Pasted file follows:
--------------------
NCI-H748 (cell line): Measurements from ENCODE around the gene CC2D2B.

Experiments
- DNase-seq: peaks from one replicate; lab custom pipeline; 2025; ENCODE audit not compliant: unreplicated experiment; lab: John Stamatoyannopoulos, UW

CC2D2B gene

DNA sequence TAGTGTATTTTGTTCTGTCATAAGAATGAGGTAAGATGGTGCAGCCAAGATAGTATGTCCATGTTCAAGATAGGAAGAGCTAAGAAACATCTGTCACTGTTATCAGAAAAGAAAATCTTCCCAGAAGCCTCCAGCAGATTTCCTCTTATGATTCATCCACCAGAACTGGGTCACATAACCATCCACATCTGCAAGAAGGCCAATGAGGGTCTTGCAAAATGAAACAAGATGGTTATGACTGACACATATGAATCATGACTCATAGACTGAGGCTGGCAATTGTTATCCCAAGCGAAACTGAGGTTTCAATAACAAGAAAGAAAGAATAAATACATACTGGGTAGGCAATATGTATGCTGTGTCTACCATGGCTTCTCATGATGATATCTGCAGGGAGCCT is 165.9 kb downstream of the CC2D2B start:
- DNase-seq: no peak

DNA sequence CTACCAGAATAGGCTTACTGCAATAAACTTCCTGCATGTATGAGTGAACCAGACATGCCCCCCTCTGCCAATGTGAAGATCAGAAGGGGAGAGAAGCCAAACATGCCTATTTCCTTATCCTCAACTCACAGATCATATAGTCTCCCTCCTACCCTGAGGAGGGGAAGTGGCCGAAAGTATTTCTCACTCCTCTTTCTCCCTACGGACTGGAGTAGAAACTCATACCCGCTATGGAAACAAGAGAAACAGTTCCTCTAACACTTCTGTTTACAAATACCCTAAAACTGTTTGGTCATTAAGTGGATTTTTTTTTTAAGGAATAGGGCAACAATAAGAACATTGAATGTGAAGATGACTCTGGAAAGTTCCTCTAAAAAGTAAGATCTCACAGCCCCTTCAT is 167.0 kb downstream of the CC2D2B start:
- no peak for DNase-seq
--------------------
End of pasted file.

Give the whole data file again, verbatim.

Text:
NCI-H748 (cell line): Measurements from ENCODE around the gene CC2D2B.

Experiments
- DNase-seq: peaks from one replicate; lab custom pipeline; 2025; ENCODE audit not compliant: unreplicated experiment; lab: John Stamatoyannopoulos, UW

CC2D2B gene

DNA sequence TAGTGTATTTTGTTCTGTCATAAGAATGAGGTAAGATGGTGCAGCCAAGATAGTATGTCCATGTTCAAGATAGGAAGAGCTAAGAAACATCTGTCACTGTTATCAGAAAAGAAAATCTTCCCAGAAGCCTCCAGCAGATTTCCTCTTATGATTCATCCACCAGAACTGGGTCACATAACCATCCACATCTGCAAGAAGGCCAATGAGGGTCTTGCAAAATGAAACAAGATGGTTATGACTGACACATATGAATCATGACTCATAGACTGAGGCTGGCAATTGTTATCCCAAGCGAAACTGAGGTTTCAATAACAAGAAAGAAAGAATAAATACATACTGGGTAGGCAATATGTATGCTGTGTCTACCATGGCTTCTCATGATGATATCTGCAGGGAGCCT is 165.9 kb downstream of the CC2D2B start:
- DNase-seq: no peak

DNA sequence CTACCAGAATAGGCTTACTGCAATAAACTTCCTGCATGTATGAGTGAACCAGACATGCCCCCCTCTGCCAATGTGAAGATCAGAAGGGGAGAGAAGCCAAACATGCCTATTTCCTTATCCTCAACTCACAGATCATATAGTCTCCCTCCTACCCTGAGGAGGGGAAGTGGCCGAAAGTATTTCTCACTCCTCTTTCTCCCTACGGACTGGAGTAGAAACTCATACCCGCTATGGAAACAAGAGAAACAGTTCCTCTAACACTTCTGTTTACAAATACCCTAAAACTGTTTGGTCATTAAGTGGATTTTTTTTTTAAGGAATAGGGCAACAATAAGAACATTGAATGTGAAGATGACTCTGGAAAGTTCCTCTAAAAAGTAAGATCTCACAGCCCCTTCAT is 167.0 kb downstream of the CC2D2B start:
- no peak for DNase-seq